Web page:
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UMass Memorial Hospital Workers Win Big with New Contract

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By AFSCME Staff Worth the Fight Workers' Rights
UMass Memorial Hospital Workers Win Big with New Contract
Pictured: Rita Caputo and Jay Hagan. Member-provided photos.

UMass Memorial Medical Center workers who are members of SHARE/AFSCME Local 3900 recently signed a new, four-year contract that promises continued workplace improvements and upgrades in patient care. The contract also offers renewed collaboration with management and much-needed salary increases, among other things.

This victory for our AFSCME sisters and brothers in Worcester, Massachusetts, was possible thanks to their strong union and a collaborative relationship with hospital management in which workers’ voices are taken seriously, according to Local 3900’s co-presidents Rita Caputo and Jay Hagan. The local represents some 2,700 workers at UMass Memorial in more than 15 locations within administrative, technical and patient care positions.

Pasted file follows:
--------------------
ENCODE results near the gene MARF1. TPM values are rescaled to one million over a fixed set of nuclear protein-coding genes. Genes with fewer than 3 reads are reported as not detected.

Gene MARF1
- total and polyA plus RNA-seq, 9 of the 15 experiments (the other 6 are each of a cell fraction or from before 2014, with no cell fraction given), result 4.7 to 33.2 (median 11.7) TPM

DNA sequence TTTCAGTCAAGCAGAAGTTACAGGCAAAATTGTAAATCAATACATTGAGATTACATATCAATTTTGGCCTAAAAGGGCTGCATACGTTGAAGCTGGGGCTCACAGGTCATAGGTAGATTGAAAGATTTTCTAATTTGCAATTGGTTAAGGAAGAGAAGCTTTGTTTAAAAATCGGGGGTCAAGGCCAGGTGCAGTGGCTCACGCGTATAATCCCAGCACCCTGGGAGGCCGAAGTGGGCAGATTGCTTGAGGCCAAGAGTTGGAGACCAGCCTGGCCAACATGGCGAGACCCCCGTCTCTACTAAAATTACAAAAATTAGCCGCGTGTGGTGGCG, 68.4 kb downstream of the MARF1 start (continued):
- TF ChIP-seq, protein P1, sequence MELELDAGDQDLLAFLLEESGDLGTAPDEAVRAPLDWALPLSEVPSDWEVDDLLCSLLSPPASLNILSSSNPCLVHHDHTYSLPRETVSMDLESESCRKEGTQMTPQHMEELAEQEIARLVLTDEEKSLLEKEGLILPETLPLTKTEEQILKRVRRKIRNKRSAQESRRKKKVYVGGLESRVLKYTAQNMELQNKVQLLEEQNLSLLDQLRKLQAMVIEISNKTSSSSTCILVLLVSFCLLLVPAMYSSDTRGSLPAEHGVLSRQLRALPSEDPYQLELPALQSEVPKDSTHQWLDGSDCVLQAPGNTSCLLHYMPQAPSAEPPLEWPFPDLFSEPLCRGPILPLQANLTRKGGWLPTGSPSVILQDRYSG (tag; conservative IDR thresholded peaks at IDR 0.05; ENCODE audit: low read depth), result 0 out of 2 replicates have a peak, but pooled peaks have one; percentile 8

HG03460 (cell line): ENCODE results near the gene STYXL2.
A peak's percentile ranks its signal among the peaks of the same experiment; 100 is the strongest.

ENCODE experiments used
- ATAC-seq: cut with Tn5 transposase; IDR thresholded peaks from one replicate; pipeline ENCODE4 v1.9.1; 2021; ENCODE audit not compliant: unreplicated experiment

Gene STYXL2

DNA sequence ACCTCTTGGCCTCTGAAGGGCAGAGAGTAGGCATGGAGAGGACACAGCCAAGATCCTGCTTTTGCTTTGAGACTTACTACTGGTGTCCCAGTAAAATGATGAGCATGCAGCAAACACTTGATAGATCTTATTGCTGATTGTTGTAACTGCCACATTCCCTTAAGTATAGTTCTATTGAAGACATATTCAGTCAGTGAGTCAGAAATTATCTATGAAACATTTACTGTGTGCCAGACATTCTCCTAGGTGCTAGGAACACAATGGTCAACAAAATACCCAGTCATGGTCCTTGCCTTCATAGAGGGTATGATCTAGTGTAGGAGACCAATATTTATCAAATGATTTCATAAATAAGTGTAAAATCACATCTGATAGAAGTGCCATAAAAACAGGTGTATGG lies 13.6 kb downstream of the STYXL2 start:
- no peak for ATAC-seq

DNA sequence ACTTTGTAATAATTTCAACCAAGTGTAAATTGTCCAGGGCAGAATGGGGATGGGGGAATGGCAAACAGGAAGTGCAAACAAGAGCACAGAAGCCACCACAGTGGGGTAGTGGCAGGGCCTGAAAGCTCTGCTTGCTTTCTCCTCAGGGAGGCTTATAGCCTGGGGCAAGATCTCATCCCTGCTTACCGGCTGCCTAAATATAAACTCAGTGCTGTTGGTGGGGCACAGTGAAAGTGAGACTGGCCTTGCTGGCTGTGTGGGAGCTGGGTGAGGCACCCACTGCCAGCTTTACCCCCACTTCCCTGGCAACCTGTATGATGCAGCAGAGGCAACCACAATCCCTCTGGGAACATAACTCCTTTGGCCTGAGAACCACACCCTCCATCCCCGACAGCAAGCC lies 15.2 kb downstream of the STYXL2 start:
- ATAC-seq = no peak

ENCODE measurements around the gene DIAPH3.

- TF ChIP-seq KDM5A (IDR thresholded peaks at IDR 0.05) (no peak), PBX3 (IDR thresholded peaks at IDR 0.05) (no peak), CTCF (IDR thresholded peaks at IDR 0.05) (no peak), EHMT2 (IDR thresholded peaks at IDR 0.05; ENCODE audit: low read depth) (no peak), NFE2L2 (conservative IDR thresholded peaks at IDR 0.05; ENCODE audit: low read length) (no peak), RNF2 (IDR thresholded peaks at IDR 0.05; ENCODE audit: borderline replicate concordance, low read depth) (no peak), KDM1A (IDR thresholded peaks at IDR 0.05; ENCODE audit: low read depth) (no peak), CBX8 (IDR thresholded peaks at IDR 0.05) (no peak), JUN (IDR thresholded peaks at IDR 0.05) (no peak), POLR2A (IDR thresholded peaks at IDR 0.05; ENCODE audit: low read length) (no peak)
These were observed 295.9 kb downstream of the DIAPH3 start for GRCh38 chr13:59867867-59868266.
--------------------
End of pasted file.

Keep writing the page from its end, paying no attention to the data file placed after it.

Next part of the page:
Caputo, an ambulatory care services representative in the primary care clinic, said the contract win took several months of negotiations during which workers found creative ways to share their personal stories with management and remind their employer of the valuable jobs they do. One such strategy involved creating a huge poster with the photos and job titles of members of the local.

“We presented to management this beautiful poster of all of our members and their job titles,” said Caputo.

Another tactic involved making a puzzle in which every piece captured one of the job descriptions of a member of the local. Hagan, a computerized tomography (CT) Scan technologist, said it was enlightening for even the workers themselves to realize how many different jobs they did.

“It showed how many puzzle pieces it takes to make a whole and how many jobs we have in our union,” he said. “That was pretty cool to find out.”

By sticking together with their union, members of Local 3900 won the following:

The UBTs, said Hagan, have also gone a long way towards improving staff morale.

“If we’re going to change how we do things, who knows how to better do it than front-line staff,” he said. “To give those people a voice and the opportunity to do their jobs more efficiently, that improves patient care. And it also improves morale. Now all of a sudden employees feel they’re being heard.”

More than 97 percent of local members voted in favor of ratifying the contract, a sign of their unity.

“It’s a good contract and we had great turnout during the vote,” said Caputo. “Some people came in to vote on their days off and these were people who don’t even live close by. I’m very happy with it.”